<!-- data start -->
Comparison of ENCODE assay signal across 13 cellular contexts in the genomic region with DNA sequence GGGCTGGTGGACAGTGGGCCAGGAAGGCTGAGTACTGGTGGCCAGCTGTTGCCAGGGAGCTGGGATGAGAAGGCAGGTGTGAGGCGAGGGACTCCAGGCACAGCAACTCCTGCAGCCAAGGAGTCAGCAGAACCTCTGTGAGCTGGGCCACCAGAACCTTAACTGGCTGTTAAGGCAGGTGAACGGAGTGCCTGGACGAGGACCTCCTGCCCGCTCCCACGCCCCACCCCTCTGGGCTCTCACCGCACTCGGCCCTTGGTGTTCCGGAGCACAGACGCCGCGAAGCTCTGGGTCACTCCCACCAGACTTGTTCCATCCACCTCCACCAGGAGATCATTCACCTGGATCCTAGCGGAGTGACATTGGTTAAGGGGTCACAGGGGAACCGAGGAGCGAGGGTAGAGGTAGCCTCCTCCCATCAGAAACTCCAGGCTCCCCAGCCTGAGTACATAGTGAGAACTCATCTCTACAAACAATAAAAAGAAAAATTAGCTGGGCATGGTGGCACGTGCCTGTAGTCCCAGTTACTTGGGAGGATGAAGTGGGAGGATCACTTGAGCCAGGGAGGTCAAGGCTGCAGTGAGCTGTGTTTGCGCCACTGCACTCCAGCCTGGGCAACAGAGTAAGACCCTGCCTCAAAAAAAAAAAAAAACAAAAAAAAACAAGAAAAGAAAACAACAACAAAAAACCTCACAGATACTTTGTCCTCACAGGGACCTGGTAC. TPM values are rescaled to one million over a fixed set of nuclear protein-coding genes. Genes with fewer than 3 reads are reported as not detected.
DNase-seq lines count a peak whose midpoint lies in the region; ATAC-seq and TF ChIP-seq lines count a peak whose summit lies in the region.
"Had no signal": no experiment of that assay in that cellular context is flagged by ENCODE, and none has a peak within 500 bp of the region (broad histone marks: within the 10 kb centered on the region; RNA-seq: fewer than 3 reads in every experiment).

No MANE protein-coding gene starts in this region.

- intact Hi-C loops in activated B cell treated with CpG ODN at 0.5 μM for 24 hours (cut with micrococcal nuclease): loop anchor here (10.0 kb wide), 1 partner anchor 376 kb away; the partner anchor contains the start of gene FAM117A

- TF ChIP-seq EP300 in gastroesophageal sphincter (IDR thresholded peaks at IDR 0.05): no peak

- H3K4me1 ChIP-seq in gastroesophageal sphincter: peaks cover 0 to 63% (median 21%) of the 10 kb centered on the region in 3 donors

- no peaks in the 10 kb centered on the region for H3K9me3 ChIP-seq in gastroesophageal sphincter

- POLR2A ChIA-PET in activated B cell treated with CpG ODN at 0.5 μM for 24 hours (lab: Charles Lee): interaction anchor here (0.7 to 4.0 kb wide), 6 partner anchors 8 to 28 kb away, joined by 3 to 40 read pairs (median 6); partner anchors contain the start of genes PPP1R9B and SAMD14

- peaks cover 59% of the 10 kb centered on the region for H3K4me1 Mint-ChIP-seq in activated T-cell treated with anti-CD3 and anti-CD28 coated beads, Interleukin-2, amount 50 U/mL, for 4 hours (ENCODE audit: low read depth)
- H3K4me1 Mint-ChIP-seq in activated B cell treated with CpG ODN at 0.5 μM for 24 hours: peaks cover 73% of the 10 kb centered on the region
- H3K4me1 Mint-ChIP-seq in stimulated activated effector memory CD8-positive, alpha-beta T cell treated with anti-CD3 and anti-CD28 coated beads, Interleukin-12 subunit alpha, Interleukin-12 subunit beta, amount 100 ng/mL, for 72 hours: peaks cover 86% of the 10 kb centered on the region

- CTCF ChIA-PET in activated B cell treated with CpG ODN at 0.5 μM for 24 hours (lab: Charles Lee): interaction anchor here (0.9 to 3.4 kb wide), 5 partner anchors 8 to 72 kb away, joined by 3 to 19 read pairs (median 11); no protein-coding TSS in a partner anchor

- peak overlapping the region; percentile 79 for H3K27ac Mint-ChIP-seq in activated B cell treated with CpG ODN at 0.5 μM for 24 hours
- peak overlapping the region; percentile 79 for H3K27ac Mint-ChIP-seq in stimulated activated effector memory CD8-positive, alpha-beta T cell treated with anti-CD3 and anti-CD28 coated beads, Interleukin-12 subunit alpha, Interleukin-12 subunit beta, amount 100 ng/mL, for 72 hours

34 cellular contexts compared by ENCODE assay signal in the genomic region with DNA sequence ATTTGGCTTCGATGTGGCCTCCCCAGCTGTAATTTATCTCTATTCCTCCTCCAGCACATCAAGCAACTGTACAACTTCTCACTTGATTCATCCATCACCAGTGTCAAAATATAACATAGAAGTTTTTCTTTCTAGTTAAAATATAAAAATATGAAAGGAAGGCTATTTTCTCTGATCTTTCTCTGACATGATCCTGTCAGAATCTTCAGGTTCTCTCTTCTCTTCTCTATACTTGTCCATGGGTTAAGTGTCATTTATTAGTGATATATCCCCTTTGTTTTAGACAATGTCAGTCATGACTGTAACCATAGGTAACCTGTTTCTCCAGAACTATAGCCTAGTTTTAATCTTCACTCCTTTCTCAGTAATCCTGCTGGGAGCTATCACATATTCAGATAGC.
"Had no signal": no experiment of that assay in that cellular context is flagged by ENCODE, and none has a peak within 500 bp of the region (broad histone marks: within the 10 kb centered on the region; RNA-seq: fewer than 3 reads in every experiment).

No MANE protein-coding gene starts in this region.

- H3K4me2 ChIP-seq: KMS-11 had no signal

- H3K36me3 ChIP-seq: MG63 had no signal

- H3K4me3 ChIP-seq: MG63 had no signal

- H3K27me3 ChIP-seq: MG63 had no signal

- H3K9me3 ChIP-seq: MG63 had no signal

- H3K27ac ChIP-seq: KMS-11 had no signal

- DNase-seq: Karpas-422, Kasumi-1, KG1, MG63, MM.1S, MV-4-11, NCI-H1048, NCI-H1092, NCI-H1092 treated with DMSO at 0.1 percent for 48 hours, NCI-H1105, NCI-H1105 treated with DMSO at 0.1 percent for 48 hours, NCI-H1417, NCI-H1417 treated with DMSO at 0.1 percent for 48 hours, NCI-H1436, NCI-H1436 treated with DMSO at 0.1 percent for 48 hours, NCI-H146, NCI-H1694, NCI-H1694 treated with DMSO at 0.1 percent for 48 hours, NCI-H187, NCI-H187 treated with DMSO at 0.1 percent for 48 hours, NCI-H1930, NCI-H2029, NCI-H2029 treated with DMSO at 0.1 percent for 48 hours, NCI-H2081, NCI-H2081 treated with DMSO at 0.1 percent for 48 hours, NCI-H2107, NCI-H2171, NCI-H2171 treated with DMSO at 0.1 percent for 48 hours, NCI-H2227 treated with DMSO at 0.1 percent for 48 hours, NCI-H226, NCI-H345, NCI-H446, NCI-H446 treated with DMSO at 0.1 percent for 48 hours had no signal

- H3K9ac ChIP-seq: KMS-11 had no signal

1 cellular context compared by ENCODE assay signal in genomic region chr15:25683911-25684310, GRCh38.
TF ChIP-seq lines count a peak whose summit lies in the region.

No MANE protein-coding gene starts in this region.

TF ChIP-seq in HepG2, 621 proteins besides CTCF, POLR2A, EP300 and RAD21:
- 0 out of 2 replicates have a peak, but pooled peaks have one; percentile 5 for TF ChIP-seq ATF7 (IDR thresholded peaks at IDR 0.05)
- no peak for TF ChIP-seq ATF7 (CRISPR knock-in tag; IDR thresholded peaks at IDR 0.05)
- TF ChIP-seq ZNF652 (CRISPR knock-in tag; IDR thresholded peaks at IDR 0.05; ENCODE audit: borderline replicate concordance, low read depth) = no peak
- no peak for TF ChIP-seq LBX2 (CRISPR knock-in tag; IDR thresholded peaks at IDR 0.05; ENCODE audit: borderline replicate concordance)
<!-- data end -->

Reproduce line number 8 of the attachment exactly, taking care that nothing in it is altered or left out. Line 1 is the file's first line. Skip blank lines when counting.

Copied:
- no peaks in the 10 kb centered on the region for H3K9me3 ChIP-seq in gastroesophageal sphincter